Date of Degree
PhD (Doctor of Philosophy)
Pablo M. Carrica
The present research develops a numerical fluid-structure interaction (FSI) code based on CFDShip-Iowa version 4, a general-purpose URANS/DES overset fluid solver. Linear and nonlinear FSI methods are developed to compute structural responses on surface ships or marine structures. The modal superposition transient analysis and the nonlinear FEM structure solver are used for small and large deformation FSI problems, respectively.
The gluing method is applied to transfer the forces and displacements on non-matching grids for fluid and structure domains. The linear FEM solver is applied to deform the boundary layer grid with large deformation in the fluid domain, while the deformation is ignored in small deformation problems. Deformation of an interior point in the boundary layer grid is obtained using linear interpolation in both linear and nonlinear deformation problems.
The S175 containership is studied in regular waves as an application example for the linear problem. Heave and pitch responses are compared with the experiments, showing good agreement. Time histories of vertical bending moment (VBM) are calculated using rigid model, one-way coupling, and two-way coupling approaches. The elastic models are able to capture the ringing of the VBM induced by slamming, while the rigid model shows a peak at the moment of slamming without further fluctuations. The two-way coupling method shows the effects of hull deformation on the amplitude and phase of VBM as well as the accelerations of heave and pitch.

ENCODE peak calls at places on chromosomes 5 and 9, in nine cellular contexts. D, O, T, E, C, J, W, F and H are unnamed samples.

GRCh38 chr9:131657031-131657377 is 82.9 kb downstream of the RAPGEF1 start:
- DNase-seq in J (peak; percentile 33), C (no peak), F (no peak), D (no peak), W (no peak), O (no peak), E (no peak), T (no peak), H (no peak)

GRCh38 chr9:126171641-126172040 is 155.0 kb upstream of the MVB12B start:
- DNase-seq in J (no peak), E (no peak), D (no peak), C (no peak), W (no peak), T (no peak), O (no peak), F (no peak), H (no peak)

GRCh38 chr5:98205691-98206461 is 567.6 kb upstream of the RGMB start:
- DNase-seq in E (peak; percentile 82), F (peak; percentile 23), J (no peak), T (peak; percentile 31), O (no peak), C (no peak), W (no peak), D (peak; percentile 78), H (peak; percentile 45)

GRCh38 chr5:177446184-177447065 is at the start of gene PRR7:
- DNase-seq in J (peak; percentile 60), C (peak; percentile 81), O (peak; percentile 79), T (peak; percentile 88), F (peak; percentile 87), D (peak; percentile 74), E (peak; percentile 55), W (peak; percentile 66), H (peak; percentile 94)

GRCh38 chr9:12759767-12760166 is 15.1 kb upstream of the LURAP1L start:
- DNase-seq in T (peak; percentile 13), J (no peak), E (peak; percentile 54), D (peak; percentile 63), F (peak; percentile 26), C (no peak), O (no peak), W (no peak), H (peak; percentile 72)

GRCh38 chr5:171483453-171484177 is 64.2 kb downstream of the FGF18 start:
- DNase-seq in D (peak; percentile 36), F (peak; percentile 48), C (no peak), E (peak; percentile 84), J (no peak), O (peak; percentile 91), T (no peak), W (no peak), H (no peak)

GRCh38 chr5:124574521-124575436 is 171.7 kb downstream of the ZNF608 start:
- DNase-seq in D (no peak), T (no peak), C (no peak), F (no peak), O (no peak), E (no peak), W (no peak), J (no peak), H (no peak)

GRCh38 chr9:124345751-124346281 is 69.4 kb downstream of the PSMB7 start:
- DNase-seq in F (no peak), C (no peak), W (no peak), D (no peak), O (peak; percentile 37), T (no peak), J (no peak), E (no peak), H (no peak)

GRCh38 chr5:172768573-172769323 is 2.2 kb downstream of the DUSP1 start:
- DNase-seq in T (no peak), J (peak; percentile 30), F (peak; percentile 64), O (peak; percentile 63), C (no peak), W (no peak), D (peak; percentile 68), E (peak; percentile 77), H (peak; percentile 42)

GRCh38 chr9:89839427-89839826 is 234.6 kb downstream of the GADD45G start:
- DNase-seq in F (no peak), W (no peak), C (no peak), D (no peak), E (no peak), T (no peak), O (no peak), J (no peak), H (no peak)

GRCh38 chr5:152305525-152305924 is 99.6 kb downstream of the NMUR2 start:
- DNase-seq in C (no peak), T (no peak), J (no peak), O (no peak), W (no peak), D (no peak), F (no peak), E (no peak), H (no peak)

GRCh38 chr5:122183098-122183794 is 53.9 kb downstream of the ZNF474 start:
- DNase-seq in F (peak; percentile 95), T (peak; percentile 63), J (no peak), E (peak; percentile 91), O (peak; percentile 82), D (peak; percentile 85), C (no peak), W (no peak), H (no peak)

For the nonlinear deformation problem three sloshing tanks with an elastic bar clamped to its bottom or top are simulated and compared with the experiments and other numerical simulation results. The present simulation results show reasonable agreement with the experiments for bar deformation and free surface elevation. A secondary wave on the free surface is creadted by the vorticity generated from the free surface. The effect of the bar on the sloshing impact is studied comparing dynamic pressure acting on the tank wall without bar, with an elatic bar, and with a rigid bar.
Copyright 2010 Kwang Jun Paik